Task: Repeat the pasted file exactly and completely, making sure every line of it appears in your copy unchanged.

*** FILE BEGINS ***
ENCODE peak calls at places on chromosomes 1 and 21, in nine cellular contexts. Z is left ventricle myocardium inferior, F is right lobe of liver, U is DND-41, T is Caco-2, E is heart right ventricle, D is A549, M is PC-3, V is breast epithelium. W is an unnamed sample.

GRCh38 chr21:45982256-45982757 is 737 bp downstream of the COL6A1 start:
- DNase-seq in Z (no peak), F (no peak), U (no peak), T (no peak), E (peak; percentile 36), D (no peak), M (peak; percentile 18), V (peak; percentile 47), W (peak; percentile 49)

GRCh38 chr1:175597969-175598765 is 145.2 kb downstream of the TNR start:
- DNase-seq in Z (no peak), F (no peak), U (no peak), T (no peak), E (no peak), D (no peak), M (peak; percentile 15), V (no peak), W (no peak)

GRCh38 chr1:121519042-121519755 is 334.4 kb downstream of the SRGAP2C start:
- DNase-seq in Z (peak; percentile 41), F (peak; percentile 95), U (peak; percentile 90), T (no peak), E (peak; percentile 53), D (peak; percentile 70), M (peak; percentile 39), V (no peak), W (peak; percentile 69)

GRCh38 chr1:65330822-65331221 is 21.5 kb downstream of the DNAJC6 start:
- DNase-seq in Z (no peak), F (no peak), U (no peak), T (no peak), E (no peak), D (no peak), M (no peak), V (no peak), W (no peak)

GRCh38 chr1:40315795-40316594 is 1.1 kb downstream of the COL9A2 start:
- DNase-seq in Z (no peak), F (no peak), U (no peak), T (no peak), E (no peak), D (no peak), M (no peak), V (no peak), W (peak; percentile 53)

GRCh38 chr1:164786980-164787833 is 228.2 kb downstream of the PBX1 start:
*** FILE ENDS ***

ENCODE peak calls at places on chromosomes 1 and 21, in nine cellular contexts. Z is left ventricle myocardium inferior, F is right lobe of liver, U is DND-41, T is Caco-2, E is heart right ventricle, D is A549, M is PC-3, V is breast epithelium. W is an unnamed sample.

GRCh38 chr21:45982256-45982757 is 737 bp downstream of the COL6A1 start:
- DNase-seq in Z (no peak), F (no peak), U (no peak), T (no peak), E (peak; percentile 36), D (no peak), M (peak; percentile 18), V (peak; percentile 47), W (peak; percentile 49)

GRCh38 chr1:175597969-175598765 is 145.2 kb downstream of the TNR start:
- DNase-seq in Z (no peak), F (no peak), U (no peak), T (no peak), E (no peak), D (no peak), M (peak; percentile 15), V (no peak), W (no peak)

GRCh38 chr1:121519042-121519755 is 334.4 kb downstream of the SRGAP2C start:
- DNase-seq in Z (peak; percentile 41), F (peak; percentile 95), U (peak; percentile 90), T (no peak), E (peak; percentile 53), D (peak; percentile 70), M (peak; percentile 39), V (no peak), W (peak; percentile 69)

GRCh38 chr1:65330822-65331221 is 21.5 kb downstream of the DNAJC6 start:
- DNase-seq in Z (no peak), F (no peak), U (no peak), T (no peak), E (no peak), D (no peak), M (no peak), V (no peak), W (no peak)

GRCh38 chr1:40315795-40316594 is 1.1 kb downstream of the COL9A2 start:
- DNase-seq in Z (no peak), F (no peak), U (no peak), T (no peak), E (no peak), D (no peak), M (no peak), V (no peak), W (peak; percentile 53)

GRCh38 chr1:164786980-164787833 is 228.2 kb downstream of the PBX1 start: